Welcome to the world of the work-at-home bunch. While it sounds cool, working from home does have its challenges. You may be facing some of those right about now.
The interruptions from family members, the feeling of isolation from your colleagues, the desire to run out for a coffee at Starbucks. Heck, right about now, you might even be missing that agent who never leaves the office, treating it like his own little social club.
The biggest challenge for many is staying motivated while working in a vacuum.
Self-motivation can be a tough nut to crack, but it all starts with creating the right environment – the home office.
It takes more than a comfy couch and a laptop
From the location within the home to getting the right gear and mindset, setting up your remote workspace takes some planning.
Start with location. If you have kids at home, set your office as far away from their play areas as possible.
Then, consider distractions that may come from outside the home. If your neighbors are using their “stay home” time to work on a car, chop down trees, or any other project that involves loud equipment, set the office on the far side of the home.
Do you have the right gear?
The two most important pieces of equipment you’ll need in your home office include:
- The right chair
- Good lighting
You will be in that chair for a good part of the workday. If it doesn’t support your back, however, it’s the last place you’ll want to park yourself.
Choosing an office chair is a lot like choosing a new bed. There are so many choices and, especially if you’re in a self-induced lockdown, you may not even get to try it out in person.
Natural light is the best, but don’t let that stop you if the only office location you have is windowless.
Overhead lighting is a must, according to Sherry Nothingam at Decoist.com. But you’ll need more.
“Task lights are undoubtedly the most essential part of the home office, and no matter what your job is, task lighting ensures that you get it done under the best possible illumination,” Nothingam suggests.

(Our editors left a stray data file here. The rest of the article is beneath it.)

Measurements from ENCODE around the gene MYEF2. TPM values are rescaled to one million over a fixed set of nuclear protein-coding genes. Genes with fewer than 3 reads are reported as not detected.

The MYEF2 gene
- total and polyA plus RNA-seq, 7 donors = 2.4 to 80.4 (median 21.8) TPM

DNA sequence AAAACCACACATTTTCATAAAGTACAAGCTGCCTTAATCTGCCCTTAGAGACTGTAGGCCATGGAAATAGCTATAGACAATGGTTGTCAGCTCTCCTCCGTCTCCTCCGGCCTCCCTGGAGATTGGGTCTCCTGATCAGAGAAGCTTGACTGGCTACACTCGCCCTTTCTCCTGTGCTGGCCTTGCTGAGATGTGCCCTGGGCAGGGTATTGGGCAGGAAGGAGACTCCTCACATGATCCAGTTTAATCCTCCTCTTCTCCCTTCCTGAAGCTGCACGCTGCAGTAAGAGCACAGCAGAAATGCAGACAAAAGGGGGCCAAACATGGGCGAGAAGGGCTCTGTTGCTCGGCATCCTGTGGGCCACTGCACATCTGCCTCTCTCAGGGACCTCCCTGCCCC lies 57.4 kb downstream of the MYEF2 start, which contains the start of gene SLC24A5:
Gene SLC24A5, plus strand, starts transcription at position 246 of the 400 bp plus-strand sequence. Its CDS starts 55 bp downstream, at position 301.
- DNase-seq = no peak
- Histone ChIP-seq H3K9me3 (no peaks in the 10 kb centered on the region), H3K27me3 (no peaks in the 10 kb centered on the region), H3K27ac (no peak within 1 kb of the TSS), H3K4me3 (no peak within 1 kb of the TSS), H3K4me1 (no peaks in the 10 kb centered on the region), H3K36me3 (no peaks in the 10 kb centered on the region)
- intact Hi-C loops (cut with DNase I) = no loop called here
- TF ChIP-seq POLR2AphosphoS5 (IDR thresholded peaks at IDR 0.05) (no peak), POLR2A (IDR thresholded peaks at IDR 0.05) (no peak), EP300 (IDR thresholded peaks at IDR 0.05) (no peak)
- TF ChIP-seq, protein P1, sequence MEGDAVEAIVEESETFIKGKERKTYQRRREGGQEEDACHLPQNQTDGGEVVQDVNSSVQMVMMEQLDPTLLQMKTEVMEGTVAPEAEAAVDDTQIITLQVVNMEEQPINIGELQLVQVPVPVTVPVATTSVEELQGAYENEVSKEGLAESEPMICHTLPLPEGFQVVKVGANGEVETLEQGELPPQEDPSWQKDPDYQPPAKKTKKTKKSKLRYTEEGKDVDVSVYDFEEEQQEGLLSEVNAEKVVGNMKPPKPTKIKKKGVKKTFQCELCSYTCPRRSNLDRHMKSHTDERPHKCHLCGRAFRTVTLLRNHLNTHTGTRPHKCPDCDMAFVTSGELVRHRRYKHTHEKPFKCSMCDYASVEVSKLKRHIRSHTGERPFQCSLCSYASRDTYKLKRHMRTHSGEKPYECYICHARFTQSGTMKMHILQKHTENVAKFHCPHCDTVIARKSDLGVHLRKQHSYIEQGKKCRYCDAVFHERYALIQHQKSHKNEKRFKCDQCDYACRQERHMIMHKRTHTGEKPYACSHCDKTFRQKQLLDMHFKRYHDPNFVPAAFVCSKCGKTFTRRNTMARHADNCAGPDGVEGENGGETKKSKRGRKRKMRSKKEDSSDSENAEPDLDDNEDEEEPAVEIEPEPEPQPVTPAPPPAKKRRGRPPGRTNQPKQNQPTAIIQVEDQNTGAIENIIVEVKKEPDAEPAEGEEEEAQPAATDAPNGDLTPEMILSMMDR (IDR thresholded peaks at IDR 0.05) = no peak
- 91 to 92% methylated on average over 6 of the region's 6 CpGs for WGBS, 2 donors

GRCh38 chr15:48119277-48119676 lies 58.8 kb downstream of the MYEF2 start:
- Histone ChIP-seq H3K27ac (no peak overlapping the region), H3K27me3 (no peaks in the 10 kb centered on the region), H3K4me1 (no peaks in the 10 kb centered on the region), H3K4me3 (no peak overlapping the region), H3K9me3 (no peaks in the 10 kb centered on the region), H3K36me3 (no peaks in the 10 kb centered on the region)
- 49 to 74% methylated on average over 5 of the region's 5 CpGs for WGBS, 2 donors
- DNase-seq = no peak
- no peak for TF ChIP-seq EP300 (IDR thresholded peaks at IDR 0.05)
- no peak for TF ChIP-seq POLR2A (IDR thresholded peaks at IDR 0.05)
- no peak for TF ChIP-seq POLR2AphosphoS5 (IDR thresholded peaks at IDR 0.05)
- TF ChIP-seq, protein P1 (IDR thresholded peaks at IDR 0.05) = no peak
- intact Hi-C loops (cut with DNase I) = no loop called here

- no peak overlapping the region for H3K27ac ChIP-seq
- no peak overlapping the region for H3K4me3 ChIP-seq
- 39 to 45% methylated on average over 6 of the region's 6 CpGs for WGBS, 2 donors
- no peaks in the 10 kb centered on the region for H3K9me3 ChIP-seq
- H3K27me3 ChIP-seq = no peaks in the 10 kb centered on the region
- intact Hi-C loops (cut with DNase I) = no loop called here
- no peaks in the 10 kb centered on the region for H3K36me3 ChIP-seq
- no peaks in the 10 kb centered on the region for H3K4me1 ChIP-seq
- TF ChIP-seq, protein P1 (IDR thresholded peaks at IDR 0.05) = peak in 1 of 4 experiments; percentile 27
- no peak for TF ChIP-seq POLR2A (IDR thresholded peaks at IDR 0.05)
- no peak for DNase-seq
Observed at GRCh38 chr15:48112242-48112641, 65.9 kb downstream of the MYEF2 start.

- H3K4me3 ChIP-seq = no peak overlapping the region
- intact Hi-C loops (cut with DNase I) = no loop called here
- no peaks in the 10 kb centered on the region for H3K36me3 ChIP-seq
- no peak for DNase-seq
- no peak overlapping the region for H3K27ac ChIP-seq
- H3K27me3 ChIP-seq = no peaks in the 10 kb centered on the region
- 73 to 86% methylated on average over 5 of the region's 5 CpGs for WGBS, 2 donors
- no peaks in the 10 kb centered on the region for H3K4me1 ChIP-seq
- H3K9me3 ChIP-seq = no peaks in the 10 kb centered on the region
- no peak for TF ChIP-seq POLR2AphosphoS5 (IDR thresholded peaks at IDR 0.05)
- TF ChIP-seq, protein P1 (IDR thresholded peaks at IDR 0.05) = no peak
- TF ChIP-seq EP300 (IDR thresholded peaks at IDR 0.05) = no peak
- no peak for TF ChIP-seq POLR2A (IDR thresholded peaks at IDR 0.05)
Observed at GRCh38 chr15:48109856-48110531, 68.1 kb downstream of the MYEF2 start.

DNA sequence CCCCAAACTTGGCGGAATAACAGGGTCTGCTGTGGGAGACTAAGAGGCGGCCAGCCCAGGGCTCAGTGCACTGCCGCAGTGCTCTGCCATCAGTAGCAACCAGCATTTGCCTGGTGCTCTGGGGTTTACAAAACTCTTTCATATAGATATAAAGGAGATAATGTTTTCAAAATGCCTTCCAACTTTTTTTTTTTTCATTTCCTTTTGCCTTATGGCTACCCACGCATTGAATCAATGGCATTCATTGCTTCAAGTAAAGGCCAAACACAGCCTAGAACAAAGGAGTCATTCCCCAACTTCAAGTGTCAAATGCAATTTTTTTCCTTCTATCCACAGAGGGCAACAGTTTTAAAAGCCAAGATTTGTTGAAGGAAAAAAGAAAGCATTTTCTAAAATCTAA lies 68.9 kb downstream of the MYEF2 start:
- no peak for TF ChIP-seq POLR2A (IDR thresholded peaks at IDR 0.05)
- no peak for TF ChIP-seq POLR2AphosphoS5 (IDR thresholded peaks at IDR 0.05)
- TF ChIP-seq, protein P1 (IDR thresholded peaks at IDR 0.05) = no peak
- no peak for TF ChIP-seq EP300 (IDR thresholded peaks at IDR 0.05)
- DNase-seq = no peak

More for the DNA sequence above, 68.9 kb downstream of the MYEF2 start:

These can include table lamps, which “offer focused illumination,” according to Nothingam. The proper placement of task lamps (to avoid the eyestrain produced by glare and shadows) is important as well.
“For instance, an overhead spotlight situated behind you can result in glare on your computer screen,” according to Remodelista.com’s Christine Chang Hanway.
Place your task light “the side opposite from the hand that you write with” to avoid casting shadows, Hanway suggests.
It’s the little things that will round out your office, helping you remain productive and focused.
If you use a laptop, consider purchasing a stand for it. Elevating your screen helps reduce screen glare which can cause eye strain and headaches.
Use a desktop computer? Avoid neck and shoulder strain by elevating the monitor “… so your eyes are level with the top of the screen,” suggests physical therapist Jill M. Henderzahs-Mason at MayoClinic.org.
Finally, Alexis is always a useful tool. In times of utter boredom, ask her to play Jeopardy. More productive uses of Amazon’s Echo include connecting your calendar which will then be available by voice command.
You can also listen to podcasts, news or use the voice assistant to hold a meeting (Alexa for Business). Ask Alexa to “start the meeting” and, according to Tara Walker, with Amazon, she “turns on the video conferencing equipment, dials into your conference call, and gets the meeting going.”
Dress for success
Be sure to take a shower every day and get dressed. “Treat it like a real job.” At least that’s what the BBC.com’s Brian Lufkin says.
And, whatever you’re wearing, wherever you’re working, please stay healthy.
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